Henry Nehrling (May 9, 1853 – November 22, 1929) in Herman, Wisconsin) was an ornithologist and horticulturist. He developed an interest in nature during hikes to and from school. He was educated at the Teachers' Seminary in Addison, Illinois, and worked in various states as a teacher so that he could study a wider variety of birds. In 1890 he became Custodian of the Milwaukee Public Museum where he collected plant specimens for their greenhouse. He also served as the superintendent of the parks in Milwaukee.
Prior to his retirement, Nehrling had become interested in Florida and bought land in Gotha in 1884, and maintained a garden there, naming it Palm Cottage Gardens. At Palm Cottage Nehrling experimented with over three thousand species of plants, trees, shrubs and vines. Three hundred of those became staples in the landscape of Florida. After a freeze in 1917 killed most of his plants, he relocated to Naples, Florida and started a new garden there. Nehrling named his second garden, H. Nehrling's Tropical Garden and Arboretum. At Naples Nehrling carried on the his pioneering work, he grew, hybridized, and popularized many exotic plants for the general public. Caladiums, palms, bamboo and Hippeastrums (the latter commonly and erroneously referred to as 'amaryllis') were all introduced to the United States by way of his Palm Cottage Gardens. He established a strong friendship with Theodore Luqueer Mead of nearby Oviedo, Florida and they collaborated on many plant experiments.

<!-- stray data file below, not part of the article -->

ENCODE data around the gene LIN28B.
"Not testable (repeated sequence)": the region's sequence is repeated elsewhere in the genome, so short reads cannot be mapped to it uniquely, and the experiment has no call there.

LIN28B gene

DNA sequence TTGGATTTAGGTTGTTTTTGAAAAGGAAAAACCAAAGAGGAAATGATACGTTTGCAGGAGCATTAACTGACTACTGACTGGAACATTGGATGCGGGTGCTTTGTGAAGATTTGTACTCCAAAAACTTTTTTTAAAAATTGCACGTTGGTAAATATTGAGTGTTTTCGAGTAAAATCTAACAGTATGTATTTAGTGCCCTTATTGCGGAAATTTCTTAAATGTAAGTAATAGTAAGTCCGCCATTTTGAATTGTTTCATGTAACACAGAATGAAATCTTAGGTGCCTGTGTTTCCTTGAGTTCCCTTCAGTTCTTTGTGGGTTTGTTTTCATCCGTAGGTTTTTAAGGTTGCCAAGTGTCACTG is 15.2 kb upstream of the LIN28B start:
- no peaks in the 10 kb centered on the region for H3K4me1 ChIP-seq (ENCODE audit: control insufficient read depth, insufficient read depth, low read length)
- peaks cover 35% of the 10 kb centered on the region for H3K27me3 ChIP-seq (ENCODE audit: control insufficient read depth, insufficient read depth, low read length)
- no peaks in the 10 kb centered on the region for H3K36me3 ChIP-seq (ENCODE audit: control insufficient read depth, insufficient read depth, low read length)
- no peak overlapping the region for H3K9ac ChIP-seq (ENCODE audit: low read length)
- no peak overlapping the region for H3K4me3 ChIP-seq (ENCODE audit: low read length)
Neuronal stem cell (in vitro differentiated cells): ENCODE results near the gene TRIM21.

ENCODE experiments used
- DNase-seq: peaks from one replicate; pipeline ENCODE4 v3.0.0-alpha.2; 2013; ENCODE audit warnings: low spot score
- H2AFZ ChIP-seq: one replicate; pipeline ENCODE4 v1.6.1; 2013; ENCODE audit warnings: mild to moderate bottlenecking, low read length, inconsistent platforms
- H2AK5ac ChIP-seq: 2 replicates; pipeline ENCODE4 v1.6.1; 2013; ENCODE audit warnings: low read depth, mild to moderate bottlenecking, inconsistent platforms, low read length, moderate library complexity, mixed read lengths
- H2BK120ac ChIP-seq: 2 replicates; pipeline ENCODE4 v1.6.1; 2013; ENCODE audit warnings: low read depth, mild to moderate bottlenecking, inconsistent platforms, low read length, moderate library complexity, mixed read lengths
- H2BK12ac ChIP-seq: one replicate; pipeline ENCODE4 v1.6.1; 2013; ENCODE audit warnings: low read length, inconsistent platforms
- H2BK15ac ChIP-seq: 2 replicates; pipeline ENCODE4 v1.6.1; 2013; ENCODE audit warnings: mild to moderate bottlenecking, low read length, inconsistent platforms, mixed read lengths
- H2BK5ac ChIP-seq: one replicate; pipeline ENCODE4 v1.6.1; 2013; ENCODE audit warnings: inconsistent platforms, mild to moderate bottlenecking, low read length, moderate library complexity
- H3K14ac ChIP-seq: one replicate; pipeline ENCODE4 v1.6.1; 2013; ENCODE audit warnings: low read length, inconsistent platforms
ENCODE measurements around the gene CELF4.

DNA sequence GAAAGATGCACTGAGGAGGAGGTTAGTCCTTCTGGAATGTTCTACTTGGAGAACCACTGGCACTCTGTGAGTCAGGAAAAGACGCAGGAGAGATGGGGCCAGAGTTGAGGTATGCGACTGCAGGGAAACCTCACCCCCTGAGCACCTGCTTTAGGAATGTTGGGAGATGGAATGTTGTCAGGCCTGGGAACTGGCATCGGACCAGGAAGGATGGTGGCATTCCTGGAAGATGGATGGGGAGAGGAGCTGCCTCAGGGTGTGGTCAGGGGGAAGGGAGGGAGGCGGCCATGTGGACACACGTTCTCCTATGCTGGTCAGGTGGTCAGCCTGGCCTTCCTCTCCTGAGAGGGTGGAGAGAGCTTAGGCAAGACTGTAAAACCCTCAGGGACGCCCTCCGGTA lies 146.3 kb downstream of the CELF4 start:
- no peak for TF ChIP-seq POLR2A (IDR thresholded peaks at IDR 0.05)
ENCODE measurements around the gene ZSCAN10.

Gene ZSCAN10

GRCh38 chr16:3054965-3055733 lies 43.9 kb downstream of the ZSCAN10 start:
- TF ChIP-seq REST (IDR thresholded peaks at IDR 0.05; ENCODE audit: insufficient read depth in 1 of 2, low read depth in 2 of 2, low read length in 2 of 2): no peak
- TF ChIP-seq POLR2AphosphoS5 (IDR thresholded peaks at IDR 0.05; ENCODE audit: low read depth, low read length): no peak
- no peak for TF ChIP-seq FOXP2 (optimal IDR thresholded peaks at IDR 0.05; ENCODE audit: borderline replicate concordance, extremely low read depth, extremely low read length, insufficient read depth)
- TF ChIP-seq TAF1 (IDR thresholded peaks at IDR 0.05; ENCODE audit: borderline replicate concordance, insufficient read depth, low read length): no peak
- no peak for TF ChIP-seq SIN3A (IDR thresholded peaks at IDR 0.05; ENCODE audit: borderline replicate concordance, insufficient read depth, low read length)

Nehrling died on November 22, 1929, and was laid to rest in the Gotha Cemetery. His Naples garden was preserved as the Jungle Larry's Caribbean Gardens, now the Naples Zoo.
In 2009, The Henry Nehrling Society, purchased Nehrling's home and gardens in Gotha.
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